By eleven am the Caribbean sun was swelteringly hot. Beneath the shade of a tree Captain Jack Sparrow took another long pull from a bottle of rum and crossed his outstretched legs in front of him, admiring once again, the breathtaking tranquility of his Lady the sea as she lapped at the shore. Moments later, he passed out.
And that was how Commander John Sheppard found him, drunkenly sprawled out on the sand, propped up against the trunk of a coconut palm.
With a heavy sigh John removed his hat, folded it under his arm and kicked the pirate’s thigh with the toe of his boot. “Wake up, Pirate!” he demanded. Jack grumbled incoherently, head lolling sideways.
John pushed aside the overwhelming urge to bury his face in his hands and call the entire thing quits. “Jack, I’m serious. Wake up. Now!”
“Aye, Johnny-boy…” the Captain mumbled distantly, cracking open his eyes and squinting into the sunlight.
John closed his eyes and prayed for strength. When he opened them again he found himself faced with a pair of extremely dilated pupils and an extended arm, the gesture calling for him to give assistance. He grasped Jack’s hand and pulled the inebriated pirate to his feet. Jack stumbled forward slightly, falling against John’s chest (although by purpose or mistake, John couldn’t tell). “Looking good today, Commander,” he whispered, breathing a gust of warm, Rum-scented air over John’s cheek, their fingers still entwined.
“Jack, get on the damn ship,” John hissed, his patience wearing thin. The pirate, now smirking, peeled himself away from John’s body and sauntered off toward the frigate anchored a little way down the beach.
And that was about the state of things.
The search and acquisition of Captain Jack Sparrow was a never ending escapade in which every officer enlisted in the Royal Navy partook. It was lucky for Jack, however, that John Sheppard, Commander of the good ship Atlantis, was on occasion a soft touch. Upon first capturing the pirate, John had thought him to be an uneducated swine unworthy of his attentions, only to find dining with him a wholly satisfying experience; the captain had many tales of the sea to tell, entertaining to the last. A sense of humour John could appreciate, too. He found within two days of seizing the man that he could hardly bring himself to turn Jack over to the authorities and watch him hang for living a life he was born into, the only kind of life he’d ever been allowed to know.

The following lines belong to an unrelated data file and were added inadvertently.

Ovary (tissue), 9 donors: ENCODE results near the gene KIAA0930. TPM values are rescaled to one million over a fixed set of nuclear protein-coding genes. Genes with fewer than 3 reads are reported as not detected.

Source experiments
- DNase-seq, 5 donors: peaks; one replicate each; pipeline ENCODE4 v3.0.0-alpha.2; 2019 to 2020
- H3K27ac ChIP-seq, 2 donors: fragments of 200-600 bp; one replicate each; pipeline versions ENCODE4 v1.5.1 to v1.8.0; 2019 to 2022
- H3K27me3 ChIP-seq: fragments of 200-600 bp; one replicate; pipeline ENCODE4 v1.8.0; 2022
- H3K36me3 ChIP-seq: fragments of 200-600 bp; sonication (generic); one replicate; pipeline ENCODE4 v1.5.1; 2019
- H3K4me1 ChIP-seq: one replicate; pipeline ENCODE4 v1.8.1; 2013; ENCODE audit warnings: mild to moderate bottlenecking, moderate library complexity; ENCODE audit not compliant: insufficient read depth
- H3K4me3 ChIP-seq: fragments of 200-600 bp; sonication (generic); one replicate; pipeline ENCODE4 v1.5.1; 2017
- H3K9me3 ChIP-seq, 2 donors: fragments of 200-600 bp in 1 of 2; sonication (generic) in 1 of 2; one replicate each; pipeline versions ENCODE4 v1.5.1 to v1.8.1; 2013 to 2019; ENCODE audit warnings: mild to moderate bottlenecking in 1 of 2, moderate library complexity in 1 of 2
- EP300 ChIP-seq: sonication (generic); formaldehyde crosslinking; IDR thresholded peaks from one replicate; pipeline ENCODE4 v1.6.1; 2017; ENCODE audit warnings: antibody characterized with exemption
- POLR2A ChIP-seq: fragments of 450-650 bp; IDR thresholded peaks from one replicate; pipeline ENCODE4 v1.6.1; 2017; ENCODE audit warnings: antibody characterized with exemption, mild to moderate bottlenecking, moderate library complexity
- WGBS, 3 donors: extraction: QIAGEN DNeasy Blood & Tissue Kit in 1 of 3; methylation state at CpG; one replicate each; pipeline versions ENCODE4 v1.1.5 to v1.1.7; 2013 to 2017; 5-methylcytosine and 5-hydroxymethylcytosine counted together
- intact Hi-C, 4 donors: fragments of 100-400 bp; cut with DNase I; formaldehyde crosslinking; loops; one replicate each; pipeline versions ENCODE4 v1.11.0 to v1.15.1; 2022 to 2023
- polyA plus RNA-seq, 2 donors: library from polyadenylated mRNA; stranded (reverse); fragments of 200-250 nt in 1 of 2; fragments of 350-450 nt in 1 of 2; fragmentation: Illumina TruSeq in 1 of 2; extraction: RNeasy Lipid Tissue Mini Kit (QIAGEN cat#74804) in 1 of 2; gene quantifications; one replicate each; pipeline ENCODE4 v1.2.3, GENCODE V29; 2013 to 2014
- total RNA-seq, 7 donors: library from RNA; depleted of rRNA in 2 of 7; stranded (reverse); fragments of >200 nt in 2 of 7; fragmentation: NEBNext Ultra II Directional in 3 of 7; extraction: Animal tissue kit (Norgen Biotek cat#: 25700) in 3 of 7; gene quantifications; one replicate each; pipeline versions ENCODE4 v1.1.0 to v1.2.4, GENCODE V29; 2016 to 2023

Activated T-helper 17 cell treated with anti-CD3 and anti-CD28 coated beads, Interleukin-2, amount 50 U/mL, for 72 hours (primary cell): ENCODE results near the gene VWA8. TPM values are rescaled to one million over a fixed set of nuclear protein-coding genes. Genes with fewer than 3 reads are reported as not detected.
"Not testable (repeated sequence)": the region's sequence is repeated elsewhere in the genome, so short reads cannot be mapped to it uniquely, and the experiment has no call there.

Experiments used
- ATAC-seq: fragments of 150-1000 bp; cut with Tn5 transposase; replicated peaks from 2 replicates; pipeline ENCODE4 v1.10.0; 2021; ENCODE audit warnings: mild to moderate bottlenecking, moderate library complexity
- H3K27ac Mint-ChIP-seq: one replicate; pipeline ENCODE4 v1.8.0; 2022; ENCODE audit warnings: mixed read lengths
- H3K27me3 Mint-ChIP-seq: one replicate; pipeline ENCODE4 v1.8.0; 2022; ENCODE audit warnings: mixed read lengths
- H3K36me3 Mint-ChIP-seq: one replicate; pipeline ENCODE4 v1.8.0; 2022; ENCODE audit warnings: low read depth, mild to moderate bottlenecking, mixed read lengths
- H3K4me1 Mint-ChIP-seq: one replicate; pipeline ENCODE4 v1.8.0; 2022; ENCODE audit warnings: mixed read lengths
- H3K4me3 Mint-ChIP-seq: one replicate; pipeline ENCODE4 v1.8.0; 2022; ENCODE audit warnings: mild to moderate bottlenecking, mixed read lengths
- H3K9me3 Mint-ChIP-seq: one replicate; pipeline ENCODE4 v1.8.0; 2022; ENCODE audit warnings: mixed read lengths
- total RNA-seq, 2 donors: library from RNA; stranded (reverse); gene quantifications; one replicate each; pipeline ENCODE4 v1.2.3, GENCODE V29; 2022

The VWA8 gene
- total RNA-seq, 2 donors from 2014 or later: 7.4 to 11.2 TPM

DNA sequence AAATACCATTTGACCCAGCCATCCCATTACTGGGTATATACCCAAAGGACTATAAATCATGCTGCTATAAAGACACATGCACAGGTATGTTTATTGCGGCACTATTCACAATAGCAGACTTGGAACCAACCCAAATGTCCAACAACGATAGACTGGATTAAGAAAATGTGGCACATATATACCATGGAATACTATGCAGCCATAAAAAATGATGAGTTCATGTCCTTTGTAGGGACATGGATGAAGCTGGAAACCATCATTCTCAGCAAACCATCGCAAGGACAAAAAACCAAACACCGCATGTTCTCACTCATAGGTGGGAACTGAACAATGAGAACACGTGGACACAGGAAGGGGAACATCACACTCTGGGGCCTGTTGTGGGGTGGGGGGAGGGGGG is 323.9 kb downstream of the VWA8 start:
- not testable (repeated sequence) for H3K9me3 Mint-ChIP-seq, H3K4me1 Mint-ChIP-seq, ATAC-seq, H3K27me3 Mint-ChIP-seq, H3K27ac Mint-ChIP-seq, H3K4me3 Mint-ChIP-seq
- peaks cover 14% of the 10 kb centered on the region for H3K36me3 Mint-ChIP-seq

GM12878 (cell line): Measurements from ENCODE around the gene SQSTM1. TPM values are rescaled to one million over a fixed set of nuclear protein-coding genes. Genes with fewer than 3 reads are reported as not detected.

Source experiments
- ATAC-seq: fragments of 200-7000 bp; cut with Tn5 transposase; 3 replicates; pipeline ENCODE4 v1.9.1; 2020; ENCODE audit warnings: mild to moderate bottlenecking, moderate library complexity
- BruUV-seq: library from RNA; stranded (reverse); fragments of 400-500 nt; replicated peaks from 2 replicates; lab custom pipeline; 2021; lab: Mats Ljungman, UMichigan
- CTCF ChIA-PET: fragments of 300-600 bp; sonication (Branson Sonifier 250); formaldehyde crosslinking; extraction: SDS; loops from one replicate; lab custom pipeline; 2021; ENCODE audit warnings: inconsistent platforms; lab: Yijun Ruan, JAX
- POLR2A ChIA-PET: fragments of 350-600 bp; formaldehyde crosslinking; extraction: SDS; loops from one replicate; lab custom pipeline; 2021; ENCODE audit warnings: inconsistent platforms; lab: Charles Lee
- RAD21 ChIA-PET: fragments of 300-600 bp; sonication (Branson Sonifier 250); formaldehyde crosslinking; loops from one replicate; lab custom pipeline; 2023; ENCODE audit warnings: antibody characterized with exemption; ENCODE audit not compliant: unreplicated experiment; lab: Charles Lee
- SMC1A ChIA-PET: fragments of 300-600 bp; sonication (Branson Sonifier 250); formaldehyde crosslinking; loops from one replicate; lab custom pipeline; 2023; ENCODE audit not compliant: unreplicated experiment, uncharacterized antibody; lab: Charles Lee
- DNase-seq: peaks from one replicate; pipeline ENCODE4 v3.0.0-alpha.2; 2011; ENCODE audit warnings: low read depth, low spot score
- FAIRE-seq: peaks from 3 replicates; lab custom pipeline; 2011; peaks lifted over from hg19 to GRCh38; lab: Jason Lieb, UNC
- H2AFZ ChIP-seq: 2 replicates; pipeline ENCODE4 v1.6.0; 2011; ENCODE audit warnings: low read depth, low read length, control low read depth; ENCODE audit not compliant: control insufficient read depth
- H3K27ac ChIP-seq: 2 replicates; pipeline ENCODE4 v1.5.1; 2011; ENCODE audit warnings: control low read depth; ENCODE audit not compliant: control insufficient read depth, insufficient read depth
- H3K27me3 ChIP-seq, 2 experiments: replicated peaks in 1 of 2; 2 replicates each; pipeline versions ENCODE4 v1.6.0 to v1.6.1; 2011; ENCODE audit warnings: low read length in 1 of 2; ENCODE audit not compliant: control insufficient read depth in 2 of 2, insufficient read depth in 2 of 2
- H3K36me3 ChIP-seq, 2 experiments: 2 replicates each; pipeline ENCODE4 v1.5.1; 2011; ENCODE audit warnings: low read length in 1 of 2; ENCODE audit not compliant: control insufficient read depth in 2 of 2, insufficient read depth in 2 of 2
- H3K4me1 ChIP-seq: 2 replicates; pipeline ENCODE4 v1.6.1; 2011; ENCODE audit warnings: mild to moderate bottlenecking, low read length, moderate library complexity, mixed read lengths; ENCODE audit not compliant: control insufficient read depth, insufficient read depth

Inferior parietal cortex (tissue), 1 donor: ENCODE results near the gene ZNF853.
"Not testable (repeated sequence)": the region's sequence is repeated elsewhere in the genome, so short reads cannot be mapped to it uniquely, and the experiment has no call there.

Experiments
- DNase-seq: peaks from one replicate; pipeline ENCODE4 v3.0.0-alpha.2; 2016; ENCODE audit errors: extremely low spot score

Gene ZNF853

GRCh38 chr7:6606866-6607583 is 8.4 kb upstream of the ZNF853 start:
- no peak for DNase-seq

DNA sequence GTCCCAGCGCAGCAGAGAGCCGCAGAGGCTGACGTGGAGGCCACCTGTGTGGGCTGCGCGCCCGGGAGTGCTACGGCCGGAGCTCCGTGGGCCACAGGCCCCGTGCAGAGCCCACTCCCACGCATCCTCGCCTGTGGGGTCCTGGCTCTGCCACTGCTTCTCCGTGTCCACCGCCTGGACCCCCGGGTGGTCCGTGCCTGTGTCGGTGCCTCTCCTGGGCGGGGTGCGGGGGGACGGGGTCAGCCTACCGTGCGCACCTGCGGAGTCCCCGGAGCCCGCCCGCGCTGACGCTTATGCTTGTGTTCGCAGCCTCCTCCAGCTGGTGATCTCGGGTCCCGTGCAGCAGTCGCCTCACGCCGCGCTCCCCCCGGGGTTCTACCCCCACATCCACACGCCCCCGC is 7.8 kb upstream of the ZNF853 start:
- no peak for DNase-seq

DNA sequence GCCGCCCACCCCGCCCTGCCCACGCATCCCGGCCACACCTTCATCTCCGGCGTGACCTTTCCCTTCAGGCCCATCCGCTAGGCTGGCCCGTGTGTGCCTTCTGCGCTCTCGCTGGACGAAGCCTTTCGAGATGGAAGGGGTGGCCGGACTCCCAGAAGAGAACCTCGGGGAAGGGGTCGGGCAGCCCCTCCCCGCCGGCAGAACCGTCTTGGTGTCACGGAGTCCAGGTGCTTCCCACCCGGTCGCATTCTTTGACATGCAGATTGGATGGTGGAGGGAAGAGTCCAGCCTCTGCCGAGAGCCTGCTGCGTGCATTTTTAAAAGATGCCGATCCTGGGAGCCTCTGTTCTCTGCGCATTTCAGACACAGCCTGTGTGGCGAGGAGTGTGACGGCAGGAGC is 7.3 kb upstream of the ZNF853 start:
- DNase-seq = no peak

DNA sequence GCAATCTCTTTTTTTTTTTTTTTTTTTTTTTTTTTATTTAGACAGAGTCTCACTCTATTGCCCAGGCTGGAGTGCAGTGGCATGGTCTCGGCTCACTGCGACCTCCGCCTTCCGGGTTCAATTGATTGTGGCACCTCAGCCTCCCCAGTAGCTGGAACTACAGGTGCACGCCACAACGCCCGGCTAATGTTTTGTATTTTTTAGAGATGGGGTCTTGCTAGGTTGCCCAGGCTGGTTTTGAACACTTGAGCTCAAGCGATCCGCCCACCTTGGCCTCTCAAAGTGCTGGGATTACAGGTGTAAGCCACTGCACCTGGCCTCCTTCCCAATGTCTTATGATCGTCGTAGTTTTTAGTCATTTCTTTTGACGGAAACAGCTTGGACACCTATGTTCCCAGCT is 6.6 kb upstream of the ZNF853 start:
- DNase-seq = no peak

So it was arranged that at the next port Jack would find his way off of the Atlantis, shrouded in darkness he would disappear into the night never to be a hindrance on John or his crew ever again.
Oh, if only things were so straightforward.
Since then there had been a series of misadventures in which Jack succeeded in avoiding apprehension with John’s help, the Commander breaking all of the rules he had sworn to obey under Navel law, continuously under-embellishing the truth in letters to his commanding officers regarding the true state of affairs concerning one Captain Jack Sparrow.
It was unfortunate, John found himself thinking, that a pirate only had room in his heart for three things: the sea, grog and booty, because after a while John could feel himself growing somewhat attached to his ungovernable not-quite cohort.
It was the simple things.
The way in which they would drop anchor, drinking until the moon and stars became blurred and twice too many, and Jack would support the weight of a lower ensign who was overtaken by the ale. He never seemed to mind that he was surrounded by men that could overpower him and take him back to the mainland for trial. As the time passed the level of trust between the captain and John’s men only strengthened, John feeling that perhaps his crew had taken a certain liking to the pirate.
It was the way that Jack would drink too much and swagger into his quarters unannounced, leaning against the door frame as the ship swayed from side to side, raising his eyebrows and smiling coyly. How John would look up from yet another letter full of half truths and brush Jack’s advances aside until the door clicked shut and he was alone.
How, an hour later, he’d catch himself wondering if Jack would return and, sure as the sun would rise, he would appear, waltzing through the doorway once again, perhaps a little more sober than he let on. And John would go to him, not only assured that his advances were received and reciprocated, but knowing that he had made them in his own time and on his on terms. It made John think he were in control of the situation, when he wasn’t, not really.